I left medical college with a degree and an addiction which was hard to overcome. I smoked for 14 years, about 8 to 10 cigarettes a day. I tried quitting a few times—once using nicotine chewing gums to reduce the craving, but it didn’t work. Then 4 years ago, at 35, I thought enough was enough and decided to kick the butt for good. I was driven by a combination of fear and motivation, fear of the severe health consequences of smoking and the motivation to take charge of my health. I went cold turkey, decided on a date (13 Feb 2014, the day before I was getting married), and mustered up all the willpower I could to battle the nicotine addiction. In order to overcome the craving for the first cigarette, I’d go out for an early-morning walk. At work, when pressure built up, I overcame the stress (and craving) by sipping tea. I also joined a swimming club to divert my mind. The result was almost instantaneous. I felt energetic and fresh—even after an exhausting day at the hospital. Four years on, I think my body thanks me every single day for quitting.

Dr Gopinath Rabha, anaesthetist, Fortis Hospital, Shalimar Bagh, New Delhi

‘If I can, you can too’

No smoking, we’re doctors

I started smoking in 1970, in high school, emulating Navin Nischol in Sawan Bhadon, blowing smoke rings. In the 80s, smoking was considered attractive, and when I worked in Libya, I had greater access to foreign cigarettes, made popular through ads. Back in India, friends coming from abroad would buy them for me, because it was the done thing in those days. At the height of my addiction, I would go even beyond two packs a day. My addiction was so bad I could not take any decision without a cigarette. One day, I was running to catch a bus and I found myself wheezing badly. Being a doctor, I realised that my son was probably asthmatic because of my smoking. So one day in 1996, I simply stopped. My son’s asthma got better, but besides that, and I know this is going to sound funny, my skin simply glowed! I did put on weight initially, but walked it off and regulated my diet too. Till date, when someone smokes, I feel the urge, but I have never picked up a cigarette. I now tell my patients my own story, with the message that if I could, they can too.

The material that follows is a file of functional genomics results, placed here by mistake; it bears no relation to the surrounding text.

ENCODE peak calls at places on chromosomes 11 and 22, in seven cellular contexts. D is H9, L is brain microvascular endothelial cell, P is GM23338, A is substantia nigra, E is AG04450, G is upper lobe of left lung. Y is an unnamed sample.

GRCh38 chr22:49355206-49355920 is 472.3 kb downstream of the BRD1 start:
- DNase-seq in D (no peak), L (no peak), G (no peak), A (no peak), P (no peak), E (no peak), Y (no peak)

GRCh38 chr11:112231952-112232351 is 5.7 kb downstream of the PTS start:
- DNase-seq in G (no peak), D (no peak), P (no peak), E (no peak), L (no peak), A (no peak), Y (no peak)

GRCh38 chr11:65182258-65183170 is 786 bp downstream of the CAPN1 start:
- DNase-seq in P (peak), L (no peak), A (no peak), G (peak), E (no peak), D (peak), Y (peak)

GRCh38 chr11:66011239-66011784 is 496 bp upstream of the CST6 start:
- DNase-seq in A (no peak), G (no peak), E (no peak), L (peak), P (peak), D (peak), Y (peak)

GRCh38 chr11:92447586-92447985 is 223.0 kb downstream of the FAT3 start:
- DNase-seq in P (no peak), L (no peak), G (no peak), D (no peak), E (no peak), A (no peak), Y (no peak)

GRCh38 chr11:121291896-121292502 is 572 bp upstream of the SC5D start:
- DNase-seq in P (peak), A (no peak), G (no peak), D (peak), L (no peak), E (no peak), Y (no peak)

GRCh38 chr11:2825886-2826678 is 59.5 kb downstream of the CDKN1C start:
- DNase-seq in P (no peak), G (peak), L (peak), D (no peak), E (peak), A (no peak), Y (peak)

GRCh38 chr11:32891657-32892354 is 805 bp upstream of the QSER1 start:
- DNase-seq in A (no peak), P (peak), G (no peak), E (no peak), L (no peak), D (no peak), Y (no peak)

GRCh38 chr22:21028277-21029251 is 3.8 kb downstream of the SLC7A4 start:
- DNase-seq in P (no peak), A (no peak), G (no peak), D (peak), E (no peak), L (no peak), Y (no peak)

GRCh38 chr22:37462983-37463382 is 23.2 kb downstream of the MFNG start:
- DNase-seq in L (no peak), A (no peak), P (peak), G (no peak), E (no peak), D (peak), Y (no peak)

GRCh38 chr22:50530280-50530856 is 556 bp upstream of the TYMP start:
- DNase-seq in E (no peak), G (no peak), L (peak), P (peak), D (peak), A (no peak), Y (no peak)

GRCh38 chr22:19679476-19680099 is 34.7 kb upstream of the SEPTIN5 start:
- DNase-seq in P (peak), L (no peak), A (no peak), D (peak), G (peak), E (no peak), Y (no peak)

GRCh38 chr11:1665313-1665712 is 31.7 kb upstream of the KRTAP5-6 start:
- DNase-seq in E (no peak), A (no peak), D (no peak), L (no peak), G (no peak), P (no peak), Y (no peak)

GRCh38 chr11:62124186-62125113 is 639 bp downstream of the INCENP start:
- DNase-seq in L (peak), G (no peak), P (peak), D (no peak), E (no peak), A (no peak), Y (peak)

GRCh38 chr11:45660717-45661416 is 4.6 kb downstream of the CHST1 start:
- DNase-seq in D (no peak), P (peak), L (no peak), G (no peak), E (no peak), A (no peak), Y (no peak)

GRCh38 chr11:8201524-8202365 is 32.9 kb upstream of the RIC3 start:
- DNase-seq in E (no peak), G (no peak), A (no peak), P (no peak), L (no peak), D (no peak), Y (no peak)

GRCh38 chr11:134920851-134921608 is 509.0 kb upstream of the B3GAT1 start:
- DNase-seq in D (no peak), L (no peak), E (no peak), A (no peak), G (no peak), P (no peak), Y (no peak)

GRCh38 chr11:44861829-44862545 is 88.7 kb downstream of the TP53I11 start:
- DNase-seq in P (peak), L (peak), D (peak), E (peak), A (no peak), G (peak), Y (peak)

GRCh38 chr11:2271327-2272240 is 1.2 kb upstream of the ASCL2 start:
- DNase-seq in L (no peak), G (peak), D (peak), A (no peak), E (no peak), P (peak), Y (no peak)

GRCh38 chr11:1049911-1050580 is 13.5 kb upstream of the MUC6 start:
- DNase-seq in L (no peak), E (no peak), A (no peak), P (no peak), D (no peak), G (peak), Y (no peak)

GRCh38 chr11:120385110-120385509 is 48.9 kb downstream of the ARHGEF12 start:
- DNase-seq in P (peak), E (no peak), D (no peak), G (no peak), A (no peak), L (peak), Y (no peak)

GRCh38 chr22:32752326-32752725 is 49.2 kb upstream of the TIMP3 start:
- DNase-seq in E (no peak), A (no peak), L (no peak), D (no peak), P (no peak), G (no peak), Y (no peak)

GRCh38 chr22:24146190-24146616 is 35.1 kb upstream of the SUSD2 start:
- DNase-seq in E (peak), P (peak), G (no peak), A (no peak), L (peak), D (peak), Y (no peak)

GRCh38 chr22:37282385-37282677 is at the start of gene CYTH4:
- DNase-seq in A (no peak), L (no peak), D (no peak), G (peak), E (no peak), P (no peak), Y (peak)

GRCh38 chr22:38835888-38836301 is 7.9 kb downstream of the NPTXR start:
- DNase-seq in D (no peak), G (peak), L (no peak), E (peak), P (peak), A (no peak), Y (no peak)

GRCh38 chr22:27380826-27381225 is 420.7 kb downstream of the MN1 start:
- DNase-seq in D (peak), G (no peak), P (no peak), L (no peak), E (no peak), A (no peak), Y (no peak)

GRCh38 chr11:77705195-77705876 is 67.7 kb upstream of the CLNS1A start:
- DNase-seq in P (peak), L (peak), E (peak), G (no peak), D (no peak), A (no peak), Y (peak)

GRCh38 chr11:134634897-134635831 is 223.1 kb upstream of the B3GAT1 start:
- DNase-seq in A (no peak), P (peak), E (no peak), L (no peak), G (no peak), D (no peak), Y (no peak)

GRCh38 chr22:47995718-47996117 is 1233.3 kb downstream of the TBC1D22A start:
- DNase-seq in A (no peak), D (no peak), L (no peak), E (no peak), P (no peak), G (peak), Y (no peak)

— Dr Biswarup Bhaumik, Medical Officer, National Urban Health Mission, Kolkata

‘It’s up to you’

No smoking, we’re doctors

I began smoking in medical college, driven by peer pressure. My father never smoked, but hostel is a great catalyst, and I’d smoke upto 15 a day, even more in stressful periods, especially during exam time. I smoked for about 10 years, through my studies, but towards the end, I realised I couldn’t counsel my patients if I didn’t give up myself. I don’t think there is any gentle or gradual way of doing it. You just develop the will and then keep your motivation for quitting high. Once I’d stopped for the first 15-20 days, I found it easier.

Dr Jagdeep Chugh, internal medicine specialist, Fortis Hospital, Delhi

— Dr Kaushik Das, consultant ENT Surgeon, AMRI Hospital, Columbia Asia Hospital and Fortis Hospital, Kolkata

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Printable version | Jun 13, 2021 4:07:29 AM |